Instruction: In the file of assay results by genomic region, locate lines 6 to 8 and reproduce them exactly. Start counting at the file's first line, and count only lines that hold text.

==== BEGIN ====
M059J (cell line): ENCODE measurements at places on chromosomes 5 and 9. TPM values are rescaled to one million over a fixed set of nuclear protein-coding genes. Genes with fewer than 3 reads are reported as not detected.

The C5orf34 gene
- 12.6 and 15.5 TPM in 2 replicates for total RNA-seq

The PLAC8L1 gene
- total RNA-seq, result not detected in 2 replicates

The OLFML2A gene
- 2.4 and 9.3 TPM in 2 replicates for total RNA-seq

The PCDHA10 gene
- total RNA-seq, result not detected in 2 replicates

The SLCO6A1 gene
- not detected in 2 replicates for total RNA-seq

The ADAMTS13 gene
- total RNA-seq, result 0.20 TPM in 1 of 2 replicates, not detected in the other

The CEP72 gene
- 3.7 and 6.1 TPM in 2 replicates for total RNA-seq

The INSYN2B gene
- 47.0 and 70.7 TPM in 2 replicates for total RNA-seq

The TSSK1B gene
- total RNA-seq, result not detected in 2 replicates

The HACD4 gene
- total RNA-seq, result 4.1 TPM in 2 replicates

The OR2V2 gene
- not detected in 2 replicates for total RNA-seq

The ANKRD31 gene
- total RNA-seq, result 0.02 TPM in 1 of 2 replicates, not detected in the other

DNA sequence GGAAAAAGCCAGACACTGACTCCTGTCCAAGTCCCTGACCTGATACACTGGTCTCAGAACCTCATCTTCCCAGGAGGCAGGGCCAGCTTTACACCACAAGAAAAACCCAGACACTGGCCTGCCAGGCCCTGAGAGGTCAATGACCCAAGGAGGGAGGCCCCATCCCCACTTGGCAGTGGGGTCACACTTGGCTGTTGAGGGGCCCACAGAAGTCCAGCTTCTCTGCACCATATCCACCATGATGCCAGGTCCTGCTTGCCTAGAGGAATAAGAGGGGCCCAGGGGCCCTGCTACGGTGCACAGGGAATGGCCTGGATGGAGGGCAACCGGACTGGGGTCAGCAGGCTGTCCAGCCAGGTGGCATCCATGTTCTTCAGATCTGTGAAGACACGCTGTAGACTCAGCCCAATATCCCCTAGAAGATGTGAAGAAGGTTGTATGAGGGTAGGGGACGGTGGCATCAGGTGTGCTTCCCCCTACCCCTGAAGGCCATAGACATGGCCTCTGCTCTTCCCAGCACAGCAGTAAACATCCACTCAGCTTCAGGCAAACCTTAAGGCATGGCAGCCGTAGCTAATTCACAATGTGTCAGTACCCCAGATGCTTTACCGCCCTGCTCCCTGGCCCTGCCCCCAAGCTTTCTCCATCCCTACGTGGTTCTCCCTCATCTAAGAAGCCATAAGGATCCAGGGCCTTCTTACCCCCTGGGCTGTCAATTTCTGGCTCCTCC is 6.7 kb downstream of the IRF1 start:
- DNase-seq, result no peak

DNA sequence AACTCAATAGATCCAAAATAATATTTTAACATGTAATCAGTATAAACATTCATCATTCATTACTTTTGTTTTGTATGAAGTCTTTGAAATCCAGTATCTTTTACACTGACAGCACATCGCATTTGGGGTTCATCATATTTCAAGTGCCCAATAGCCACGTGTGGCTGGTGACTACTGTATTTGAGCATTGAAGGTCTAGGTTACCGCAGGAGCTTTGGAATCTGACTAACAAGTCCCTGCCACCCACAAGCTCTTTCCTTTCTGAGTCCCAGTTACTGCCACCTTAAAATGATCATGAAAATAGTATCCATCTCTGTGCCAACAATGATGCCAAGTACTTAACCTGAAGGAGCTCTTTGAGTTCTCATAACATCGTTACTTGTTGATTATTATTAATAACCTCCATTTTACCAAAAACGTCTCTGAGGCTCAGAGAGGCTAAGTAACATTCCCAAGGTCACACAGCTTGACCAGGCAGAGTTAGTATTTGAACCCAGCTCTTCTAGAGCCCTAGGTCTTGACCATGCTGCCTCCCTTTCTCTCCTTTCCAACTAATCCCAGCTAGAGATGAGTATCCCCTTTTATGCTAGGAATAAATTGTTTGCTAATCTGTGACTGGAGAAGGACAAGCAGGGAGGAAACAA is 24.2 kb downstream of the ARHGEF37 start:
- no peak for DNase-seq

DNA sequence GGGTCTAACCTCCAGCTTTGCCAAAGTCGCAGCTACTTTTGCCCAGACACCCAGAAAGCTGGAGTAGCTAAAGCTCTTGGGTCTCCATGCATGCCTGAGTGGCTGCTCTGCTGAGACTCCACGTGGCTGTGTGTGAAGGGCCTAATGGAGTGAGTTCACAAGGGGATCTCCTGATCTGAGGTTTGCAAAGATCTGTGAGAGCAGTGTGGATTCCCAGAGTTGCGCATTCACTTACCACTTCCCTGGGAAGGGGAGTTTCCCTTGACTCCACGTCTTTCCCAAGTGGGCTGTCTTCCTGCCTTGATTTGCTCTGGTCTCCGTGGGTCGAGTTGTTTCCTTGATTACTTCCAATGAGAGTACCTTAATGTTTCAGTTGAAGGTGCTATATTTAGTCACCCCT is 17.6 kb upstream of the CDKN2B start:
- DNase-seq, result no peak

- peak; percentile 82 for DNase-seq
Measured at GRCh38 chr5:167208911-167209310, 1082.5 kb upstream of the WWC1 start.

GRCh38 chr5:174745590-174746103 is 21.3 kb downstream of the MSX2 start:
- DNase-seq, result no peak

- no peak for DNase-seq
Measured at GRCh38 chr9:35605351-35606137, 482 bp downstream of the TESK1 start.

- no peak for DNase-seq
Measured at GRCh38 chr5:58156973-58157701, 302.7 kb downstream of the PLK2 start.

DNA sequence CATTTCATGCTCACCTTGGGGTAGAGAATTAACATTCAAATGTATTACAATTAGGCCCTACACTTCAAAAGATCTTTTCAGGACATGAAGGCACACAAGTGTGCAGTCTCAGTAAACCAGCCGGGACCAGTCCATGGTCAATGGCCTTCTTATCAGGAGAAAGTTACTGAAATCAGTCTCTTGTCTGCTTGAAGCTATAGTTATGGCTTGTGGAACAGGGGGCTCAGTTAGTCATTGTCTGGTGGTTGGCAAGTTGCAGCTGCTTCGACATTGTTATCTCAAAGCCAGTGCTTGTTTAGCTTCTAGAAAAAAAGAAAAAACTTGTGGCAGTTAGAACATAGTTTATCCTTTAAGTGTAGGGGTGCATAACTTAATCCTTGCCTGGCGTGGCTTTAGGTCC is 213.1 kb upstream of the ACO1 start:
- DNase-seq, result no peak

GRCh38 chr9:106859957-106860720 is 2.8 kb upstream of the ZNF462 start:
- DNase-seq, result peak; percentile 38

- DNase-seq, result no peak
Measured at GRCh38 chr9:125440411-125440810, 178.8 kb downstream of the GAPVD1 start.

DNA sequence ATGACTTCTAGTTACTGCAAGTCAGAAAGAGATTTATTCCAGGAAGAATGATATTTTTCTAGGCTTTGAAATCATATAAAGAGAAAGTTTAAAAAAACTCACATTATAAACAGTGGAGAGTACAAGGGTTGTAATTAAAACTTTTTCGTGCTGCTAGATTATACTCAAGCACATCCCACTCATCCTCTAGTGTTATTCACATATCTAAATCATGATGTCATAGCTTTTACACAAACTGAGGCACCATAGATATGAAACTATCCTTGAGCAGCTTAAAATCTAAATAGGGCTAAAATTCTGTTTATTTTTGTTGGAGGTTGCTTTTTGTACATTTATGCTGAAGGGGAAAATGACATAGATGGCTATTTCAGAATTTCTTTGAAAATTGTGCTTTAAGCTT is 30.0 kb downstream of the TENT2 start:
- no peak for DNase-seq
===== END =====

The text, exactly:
The OLFML2A gene
- 2.4 and 9.3 TPM in 2 replicates for total RNA-seq

The PCDHA10 gene